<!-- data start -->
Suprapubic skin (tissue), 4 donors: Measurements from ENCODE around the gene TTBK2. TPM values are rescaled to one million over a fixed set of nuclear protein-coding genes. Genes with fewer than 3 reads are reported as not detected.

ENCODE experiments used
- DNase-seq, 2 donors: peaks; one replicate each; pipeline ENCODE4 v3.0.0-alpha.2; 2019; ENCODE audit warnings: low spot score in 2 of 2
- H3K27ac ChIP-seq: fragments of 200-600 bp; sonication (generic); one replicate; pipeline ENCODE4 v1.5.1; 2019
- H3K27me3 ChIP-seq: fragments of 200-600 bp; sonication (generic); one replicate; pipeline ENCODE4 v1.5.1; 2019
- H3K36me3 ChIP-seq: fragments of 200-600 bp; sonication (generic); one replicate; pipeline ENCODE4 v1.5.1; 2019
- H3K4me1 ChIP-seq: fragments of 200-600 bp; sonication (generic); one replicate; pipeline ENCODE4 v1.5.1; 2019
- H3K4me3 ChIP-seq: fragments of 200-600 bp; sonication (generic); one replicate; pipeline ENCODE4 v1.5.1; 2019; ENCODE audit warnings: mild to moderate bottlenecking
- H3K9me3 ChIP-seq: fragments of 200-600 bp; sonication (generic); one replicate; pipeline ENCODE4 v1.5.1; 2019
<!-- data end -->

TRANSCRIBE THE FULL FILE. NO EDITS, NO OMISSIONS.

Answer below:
Suprapubic skin (tissue), 4 donors: Measurements from ENCODE around the gene TTBK2. TPM values are rescaled to one million over a fixed set of nuclear protein-coding genes. Genes with fewer than 3 reads are reported as not detected.

ENCODE experiments used
- DNase-seq, 2 donors: peaks; one replicate each; pipeline ENCODE4 v3.0.0-alpha.2; 2019; ENCODE audit warnings: low spot score in 2 of 2
- H3K27ac ChIP-seq: fragments of 200-600 bp; sonication (generic); one replicate; pipeline ENCODE4 v1.5.1; 2019
- H3K27me3 ChIP-seq: fragments of 200-600 bp; sonication (generic); one replicate; pipeline ENCODE4 v1.5.1; 2019
- H3K36me3 ChIP-seq: fragments of 200-600 bp; sonication (generic); one replicate; pipeline ENCODE4 v1.5.1; 2019
- H3K4me1 ChIP-seq: fragments of 200-600 bp; sonication (generic); one replicate; pipeline ENCODE4 v1.5.1; 2019
- H3K4me3 ChIP-seq: fragments of 200-600 bp; sonication (generic); one replicate; pipeline ENCODE4 v1.5.1; 2019; ENCODE audit warnings: mild to moderate bottlenecking
- H3K9me3 ChIP-seq: fragments of 200-600 bp; sonication (generic); one replicate; pipeline ENCODE4 v1.5.1; 2019